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dc.contributor.authorWarke, Matthew R.
dc.contributor.authorStrauss, Harald
dc.contributor.authorSchröder, Stefan
dc.date.accessioned2021-04-29T23:40:33Z
dc.date.available2021-04-29T23:40:33Z
dc.date.issued2020-04-30
dc.identifier.citationWarke , M R , Strauss , H & Schröder , S 2020 , ' Positive cerium anomalies imply pre-GOE redox stratification and manganese oxidation in Paleoproterozoic shallow marine environments ' , Precambrian Research , vol. In press , 105767 . https://doi.org/10.1016/j.precamres.2020.105767en
dc.identifier.issn0301-9268
dc.identifier.otherPURE: 267685569
dc.identifier.otherPURE UUID: d5c95d6b-6c89-4dee-adb5-71b7e4eb82e1
dc.identifier.otherORCID: /0000-0001-9830-0383/work/73293660
dc.identifier.otherWOS: 000536778900011
dc.identifier.otherScopus: 85089544668
dc.identifier.urihttp://hdl.handle.net/10023/23104
dc.descriptionMRW was supported by a NERC-studentship through the University of Manchester (NEL501591/1) and by the REI Fund of the Geological Society of South Africa. SS was supported through a Strategy Grant of the Faculty of Engineering and Physical Sciences at the University of Manchester.en
dc.description.abstractThe Paleoproterozoic Koegas Subgroup (Transvaal Supergroup, South Africa) was deposited in the immediate prelude to the Great Oxidation Event (GOE), and can therefore shed light on the oceanic paleoredox conditions just before atmospheric oxidation. Manganese enrichments of ∼16 wt% in diagenetic kutnahorite horizons suggest that Mn2+ oxidation occurred, either by free O2 or by an ancient photosystem. Iron and molybdenum isotope trends also support the existence of a Mn4+-oxide sediment flux, suggesting that the Koegas basin may have been redox stratified. Evidence from detrital and authigenic pyrite with mass-independently fractionated sulfur isotopes, however, suggests that the atmosphere was devoid of oxygen. To resolve this contradiction, this paper presents new constraints on pathways of Mn2+ oxidation from field, petrographic, stable isotope, and rare earth element and yttrium (REYSN) analysis of stromatolitic carbonates from the upper Koegas Subgroup. Ferroan dolostones and limestones preserve marine REYSN arrays with positive CeSN anomalies. These differences are explained by a redox stratified basin, whereby Mn2+ and Ce3+ are oxidized at a redoxcline and Ce is adsorped onto sinking Mn-oxide particles. Mn-oxide particles and a negative Ce anomaly from the oxidized upper water column are transferred into carbonates accumulating above the redoxcline. Diagenetic fluids later reduce the Mn-oxides to kutnahorite. Below the redoxcline, reduction of Mn-oxides particles enriches carbonates in Mn and a positive Ce anomaly. This contribution adds evidence for development of oxygen oases and redox-stratified basins before the GOE. Redox stratification was best developed during transgressions. During regressions, a deltaic system prograded into the Koegas Basin. High sedimentation rates likely allowed for preservation of detrital pyrite only in the deltaic sandstones, thus explaining the contradictory geochemical evidence. No previously unknown ancient photosystem of Mn oxidation is required to explain Mn oxidation.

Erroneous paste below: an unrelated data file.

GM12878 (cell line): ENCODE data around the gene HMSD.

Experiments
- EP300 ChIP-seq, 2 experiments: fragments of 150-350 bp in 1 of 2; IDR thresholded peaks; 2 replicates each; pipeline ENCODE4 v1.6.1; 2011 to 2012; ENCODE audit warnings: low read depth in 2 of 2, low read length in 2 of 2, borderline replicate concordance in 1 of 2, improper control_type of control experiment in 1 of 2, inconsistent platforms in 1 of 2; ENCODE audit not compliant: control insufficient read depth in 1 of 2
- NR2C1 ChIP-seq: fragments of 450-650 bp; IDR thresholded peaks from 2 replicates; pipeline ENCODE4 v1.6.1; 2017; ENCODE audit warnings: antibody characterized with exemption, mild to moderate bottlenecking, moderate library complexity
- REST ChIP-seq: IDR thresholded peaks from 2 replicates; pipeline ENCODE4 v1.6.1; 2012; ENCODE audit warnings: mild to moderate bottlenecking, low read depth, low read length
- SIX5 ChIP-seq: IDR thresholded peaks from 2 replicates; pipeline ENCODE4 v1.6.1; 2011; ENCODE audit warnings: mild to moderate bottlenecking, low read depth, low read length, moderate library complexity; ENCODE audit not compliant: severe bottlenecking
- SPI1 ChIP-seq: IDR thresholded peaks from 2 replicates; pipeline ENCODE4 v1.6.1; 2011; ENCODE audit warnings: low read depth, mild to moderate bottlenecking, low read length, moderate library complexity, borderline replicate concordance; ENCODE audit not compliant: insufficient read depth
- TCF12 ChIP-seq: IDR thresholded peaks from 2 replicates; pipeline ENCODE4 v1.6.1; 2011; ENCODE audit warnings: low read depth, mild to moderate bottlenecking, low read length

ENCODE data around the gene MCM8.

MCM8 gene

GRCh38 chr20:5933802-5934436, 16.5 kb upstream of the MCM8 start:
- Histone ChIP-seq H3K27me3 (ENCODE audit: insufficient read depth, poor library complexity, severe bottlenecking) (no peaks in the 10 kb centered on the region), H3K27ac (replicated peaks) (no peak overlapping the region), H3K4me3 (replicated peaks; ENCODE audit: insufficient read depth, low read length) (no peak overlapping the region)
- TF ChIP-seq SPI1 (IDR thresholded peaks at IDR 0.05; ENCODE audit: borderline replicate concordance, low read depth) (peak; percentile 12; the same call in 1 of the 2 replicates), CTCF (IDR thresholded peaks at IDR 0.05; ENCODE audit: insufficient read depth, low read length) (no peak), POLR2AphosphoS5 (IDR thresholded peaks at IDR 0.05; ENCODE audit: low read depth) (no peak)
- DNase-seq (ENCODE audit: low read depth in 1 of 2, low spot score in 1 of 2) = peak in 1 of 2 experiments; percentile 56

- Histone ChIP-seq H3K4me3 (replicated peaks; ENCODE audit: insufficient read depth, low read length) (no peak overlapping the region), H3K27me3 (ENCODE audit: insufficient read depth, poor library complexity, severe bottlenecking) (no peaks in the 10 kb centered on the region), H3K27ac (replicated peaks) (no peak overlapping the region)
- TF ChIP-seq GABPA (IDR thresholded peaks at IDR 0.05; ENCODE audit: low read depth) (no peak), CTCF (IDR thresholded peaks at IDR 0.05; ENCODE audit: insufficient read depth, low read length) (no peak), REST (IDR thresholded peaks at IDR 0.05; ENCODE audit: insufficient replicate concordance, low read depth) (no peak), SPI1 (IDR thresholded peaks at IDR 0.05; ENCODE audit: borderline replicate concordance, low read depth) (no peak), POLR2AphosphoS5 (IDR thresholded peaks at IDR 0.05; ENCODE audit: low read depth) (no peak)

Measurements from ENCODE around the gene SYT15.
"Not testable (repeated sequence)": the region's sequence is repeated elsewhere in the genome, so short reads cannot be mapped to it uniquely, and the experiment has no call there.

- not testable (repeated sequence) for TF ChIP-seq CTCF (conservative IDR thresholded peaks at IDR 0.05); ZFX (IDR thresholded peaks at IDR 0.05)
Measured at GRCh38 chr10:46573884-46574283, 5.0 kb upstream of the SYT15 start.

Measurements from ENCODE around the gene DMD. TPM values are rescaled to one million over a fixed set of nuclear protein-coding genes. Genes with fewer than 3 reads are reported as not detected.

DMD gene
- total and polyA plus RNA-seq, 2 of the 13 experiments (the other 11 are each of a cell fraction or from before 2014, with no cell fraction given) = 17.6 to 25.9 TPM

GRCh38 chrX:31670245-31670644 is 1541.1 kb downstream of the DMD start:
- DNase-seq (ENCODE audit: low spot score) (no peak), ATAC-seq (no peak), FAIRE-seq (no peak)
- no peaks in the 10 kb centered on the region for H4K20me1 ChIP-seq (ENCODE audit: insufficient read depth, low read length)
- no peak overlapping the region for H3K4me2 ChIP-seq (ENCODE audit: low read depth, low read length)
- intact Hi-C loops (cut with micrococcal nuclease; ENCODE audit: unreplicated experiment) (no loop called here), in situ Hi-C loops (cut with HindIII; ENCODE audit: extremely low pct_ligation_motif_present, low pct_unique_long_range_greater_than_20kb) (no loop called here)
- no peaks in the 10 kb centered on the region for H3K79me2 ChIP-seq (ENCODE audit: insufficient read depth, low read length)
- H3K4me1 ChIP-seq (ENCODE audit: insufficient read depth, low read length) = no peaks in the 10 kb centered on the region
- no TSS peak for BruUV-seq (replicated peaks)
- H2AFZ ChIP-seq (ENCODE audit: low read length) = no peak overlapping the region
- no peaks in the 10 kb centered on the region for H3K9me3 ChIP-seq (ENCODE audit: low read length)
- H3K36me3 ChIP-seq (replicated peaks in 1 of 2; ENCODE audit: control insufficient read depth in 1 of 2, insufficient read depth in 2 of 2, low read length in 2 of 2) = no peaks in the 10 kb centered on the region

dc.language.isoeng
dc.relation.ispartofPrecambrian Researchen
dc.rightsCopyright © 2020 Elsevier B.V. All rights reserved. This work has been made available online in accordance with publisher policies or with permission. Permission for further reuse of this content should be sought from the publisher or the rights holder. This is the author created accepted manuscript following peer review and may differ slightly from the final published version. The final published version of this work is available at https://doi.org/10.1016/j.precamres.2020.105767en
dc.subjectKoegasen
dc.subjectTransvaalen
dc.subjectGreat Oxidation Eventen
dc.subjectRare Earth Elementsen
dc.subjectCeriumen
dc.subjectGE Environmental Sciencesen
dc.subjectDASen
dc.subject.lccGEen
dc.titlePositive cerium anomalies imply pre-GOE redox stratification and manganese oxidation in Paleoproterozoic shallow marine environmentsen
dc.typeJournal articleen
dc.description.versionPostprinten
dc.contributor.institutionUniversity of St Andrews.School of Earth & Environmental Sciencesen
dc.identifier.doihttps://doi.org/10.1016/j.precamres.2020.105767
dc.description.statusPeer revieweden
dc.date.embargoedUntil2021-04-30


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